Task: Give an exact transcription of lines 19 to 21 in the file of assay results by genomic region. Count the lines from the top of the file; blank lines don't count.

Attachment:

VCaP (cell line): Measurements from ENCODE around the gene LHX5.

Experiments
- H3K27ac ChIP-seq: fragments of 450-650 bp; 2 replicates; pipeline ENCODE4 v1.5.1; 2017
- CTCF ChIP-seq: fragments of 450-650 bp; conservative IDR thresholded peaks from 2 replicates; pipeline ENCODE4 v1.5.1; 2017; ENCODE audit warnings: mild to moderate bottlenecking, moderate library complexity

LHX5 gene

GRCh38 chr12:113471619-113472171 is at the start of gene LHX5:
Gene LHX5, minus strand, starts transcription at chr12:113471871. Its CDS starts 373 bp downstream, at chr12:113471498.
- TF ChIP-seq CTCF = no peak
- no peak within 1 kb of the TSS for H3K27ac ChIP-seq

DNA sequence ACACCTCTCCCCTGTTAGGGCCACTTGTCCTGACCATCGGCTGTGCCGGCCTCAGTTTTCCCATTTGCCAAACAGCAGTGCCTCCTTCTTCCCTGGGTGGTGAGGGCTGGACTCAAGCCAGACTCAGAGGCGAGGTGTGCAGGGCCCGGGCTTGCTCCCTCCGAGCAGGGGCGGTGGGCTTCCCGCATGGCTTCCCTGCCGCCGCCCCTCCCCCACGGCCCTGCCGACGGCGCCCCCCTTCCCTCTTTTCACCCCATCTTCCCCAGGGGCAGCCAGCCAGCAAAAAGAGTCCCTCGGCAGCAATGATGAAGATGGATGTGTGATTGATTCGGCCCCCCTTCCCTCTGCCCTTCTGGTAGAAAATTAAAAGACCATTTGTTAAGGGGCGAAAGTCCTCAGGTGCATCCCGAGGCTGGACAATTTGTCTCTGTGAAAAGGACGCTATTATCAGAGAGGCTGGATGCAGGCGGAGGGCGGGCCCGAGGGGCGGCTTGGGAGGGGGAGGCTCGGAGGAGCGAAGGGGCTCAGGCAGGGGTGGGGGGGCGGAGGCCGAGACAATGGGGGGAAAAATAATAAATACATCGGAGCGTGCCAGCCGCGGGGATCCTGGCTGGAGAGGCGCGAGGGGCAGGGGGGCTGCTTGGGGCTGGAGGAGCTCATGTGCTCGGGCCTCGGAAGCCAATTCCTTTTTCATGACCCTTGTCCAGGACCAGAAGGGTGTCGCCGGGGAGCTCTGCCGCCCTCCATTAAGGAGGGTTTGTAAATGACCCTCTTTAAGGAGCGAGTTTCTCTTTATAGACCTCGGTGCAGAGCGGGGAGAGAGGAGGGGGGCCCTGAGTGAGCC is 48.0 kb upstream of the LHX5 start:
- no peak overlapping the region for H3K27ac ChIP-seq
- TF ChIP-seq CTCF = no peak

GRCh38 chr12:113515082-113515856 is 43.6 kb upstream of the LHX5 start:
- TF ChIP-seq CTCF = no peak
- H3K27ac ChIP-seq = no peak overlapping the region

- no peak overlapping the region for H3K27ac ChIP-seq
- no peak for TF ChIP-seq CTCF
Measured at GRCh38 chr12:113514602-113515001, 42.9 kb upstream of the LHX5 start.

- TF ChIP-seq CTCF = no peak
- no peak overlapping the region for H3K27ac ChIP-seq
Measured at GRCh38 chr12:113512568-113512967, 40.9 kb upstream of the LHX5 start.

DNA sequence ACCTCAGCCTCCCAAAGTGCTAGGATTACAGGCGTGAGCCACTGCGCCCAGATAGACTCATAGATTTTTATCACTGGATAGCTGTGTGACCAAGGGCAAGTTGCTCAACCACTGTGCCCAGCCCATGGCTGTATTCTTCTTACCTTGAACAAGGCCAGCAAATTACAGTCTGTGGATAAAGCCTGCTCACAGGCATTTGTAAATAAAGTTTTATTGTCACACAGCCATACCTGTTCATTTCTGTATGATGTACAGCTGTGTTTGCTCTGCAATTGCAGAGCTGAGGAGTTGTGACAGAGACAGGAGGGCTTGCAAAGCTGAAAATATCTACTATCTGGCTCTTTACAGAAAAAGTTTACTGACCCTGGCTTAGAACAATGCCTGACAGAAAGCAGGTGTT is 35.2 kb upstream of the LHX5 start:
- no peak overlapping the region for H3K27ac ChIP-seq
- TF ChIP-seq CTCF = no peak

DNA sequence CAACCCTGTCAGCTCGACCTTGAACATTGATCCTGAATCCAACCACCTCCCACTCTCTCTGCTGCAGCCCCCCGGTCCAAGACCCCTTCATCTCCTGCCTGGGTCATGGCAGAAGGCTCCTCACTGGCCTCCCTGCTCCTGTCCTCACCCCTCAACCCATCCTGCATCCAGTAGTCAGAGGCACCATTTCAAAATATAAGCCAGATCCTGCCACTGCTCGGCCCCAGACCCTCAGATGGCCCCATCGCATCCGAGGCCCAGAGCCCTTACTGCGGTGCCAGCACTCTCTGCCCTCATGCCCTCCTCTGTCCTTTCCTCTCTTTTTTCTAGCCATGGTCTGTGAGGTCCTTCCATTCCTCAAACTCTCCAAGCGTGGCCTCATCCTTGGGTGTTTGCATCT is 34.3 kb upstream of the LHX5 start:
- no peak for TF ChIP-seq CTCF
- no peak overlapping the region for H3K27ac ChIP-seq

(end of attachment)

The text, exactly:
- TF ChIP-seq CTCF = no peak
- no peak overlapping the region for H3K27ac ChIP-seq
Measured at GRCh38 chr12:113512568-113512967, 40.9 kb upstream of the LHX5 start.